Congressman Bob Gibbs, Chairman of the Water Resources and Environment Subcommittee, released the following statement after holding a hearing regarding the regulatory approach of hydraulic fracturing:
"Today's hearing confirmed that the Clean Water Act is functioning as it was designed to with states adopting their own regulatory frameworks, allowing them to respond best to problems based on their own local geology and conditions," stated Chairman Gibbs.
Michael Krancer, Secretary of the Pennsylvania Department of Environmental Protection, testified that the federal government coming in and setting a one-size-fits-all standard would not work because the state is in the best position to respond to challenges based on local factors:
"Simply put, because of our long history of oil and gas development and comprehensive regulatory structure, Pennsylvania does not need federal intervention to ensure an appropriate balance between resources development and environmental protection is struck Pennsylvania is already showing that the balance of environmental protection and the development of this world class resources is being accomplished," said Mr. Krancer.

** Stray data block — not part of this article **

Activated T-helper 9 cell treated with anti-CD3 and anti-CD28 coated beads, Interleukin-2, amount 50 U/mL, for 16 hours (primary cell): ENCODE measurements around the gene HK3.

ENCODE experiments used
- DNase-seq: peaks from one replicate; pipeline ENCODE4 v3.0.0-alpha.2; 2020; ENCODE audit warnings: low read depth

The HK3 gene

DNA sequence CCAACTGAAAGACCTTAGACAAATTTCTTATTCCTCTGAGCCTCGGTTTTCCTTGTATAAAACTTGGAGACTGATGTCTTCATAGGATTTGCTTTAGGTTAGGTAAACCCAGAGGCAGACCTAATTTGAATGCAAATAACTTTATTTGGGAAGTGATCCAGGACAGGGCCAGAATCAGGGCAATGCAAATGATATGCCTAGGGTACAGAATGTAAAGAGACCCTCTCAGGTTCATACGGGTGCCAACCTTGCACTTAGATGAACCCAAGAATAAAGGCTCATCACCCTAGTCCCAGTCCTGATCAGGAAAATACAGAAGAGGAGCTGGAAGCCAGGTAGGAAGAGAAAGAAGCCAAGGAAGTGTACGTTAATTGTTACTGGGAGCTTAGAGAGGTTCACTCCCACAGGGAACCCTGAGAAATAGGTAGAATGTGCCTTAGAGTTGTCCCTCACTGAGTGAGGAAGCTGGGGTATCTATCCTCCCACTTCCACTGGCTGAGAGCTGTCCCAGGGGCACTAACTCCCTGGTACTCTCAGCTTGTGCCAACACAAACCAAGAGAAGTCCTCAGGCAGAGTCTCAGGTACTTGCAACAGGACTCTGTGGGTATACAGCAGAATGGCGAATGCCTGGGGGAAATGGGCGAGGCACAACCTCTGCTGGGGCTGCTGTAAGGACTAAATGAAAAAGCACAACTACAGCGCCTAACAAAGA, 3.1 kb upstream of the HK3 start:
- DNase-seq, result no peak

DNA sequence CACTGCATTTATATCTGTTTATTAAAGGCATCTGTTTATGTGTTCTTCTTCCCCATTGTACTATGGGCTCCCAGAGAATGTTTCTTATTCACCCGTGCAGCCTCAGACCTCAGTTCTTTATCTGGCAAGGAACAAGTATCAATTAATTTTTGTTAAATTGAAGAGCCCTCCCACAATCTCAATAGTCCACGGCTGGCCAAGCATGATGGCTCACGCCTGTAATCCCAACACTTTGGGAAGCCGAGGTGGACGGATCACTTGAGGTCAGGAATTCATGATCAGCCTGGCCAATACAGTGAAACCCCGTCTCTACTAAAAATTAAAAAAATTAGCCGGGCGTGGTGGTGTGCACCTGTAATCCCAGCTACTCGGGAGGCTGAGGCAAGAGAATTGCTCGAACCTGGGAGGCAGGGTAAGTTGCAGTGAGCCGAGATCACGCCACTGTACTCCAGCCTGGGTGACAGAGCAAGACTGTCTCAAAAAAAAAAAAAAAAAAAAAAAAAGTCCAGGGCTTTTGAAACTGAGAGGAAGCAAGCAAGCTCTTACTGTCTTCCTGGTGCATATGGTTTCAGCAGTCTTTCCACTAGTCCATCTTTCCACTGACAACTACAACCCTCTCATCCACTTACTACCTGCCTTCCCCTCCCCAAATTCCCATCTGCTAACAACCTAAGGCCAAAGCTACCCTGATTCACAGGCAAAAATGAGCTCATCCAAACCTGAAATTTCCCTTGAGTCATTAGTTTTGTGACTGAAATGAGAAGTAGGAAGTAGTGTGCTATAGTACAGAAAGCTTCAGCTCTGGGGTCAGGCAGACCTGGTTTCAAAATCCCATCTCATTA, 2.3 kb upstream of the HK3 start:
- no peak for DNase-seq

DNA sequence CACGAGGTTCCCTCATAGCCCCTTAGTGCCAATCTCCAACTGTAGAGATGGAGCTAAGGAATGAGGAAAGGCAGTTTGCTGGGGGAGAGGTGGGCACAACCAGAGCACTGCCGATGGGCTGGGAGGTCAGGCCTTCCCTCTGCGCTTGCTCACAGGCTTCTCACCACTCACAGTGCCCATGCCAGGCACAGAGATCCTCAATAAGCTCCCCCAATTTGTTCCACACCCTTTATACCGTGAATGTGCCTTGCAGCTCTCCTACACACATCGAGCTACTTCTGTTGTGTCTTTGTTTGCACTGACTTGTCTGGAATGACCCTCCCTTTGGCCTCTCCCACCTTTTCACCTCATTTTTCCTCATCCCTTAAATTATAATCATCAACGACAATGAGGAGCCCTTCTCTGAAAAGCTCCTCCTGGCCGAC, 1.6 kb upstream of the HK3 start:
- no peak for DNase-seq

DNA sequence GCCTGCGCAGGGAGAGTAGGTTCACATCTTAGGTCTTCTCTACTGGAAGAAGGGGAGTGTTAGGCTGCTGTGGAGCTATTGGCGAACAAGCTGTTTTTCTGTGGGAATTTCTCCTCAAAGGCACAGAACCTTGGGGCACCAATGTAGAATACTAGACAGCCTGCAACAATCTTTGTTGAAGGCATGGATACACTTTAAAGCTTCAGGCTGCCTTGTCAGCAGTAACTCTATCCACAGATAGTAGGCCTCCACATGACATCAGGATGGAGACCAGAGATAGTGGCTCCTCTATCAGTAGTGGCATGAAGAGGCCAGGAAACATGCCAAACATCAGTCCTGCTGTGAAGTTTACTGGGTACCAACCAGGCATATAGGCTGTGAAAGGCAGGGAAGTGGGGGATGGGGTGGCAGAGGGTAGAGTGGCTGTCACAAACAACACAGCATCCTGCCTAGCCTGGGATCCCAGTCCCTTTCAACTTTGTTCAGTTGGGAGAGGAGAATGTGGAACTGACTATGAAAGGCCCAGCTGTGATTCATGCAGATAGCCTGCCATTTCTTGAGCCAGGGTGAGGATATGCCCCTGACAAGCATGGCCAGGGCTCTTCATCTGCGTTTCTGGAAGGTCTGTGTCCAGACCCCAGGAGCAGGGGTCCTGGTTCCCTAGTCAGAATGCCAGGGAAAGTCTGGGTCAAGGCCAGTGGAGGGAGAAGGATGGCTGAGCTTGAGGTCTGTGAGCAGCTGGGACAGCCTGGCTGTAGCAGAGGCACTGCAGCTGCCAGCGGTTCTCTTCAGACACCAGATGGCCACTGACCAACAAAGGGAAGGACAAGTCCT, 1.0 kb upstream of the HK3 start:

Gibbs continued, "This hearing showed that three different state regulators with three different standards have all been able to achieve this balance. This state-centric regulatory approach is clearly working as there have been 1.2 million fracking operations and not a single incident of water contamination."
"The Clean Water Act's intends for the US EPA to collaborate with states and facilitate their implementation of their regulatory standards, performing oversight when a problem arises. However, as no problem has arisen from fracking, their involvement in this issue is just another attempt to pursue a radical, anti-drilling agenda. They are threatening America's, and especially Ohio's, economic future with more redundant, job-killing regulations that do nothing to enhance the protection of public health and the environment," said Gibbs.
"In numerous areas around our nation where shale gas formations are found, there has been an economic boom resulting from gas exploration and production," said Gibbs. "Not only is America getting a relatively cheap and less polluting source of energy, but the activity is generating thousands of jobs in the direct production, refinement and service sectors."
Thomas Stewart, Executive Vice President of the Ohio Oil & Gas Association (OOGA) echoed Chairman Gibbs' point on the economic benefits of the natural gas industry, saying, "The new and efficient development of natural gas from the resources shale plays is providing the American consumer an incredible energy bargain providing a fuel priced at 22 percent of its intrinsic energy value, a trend that the marketplace indicates will continue into the future."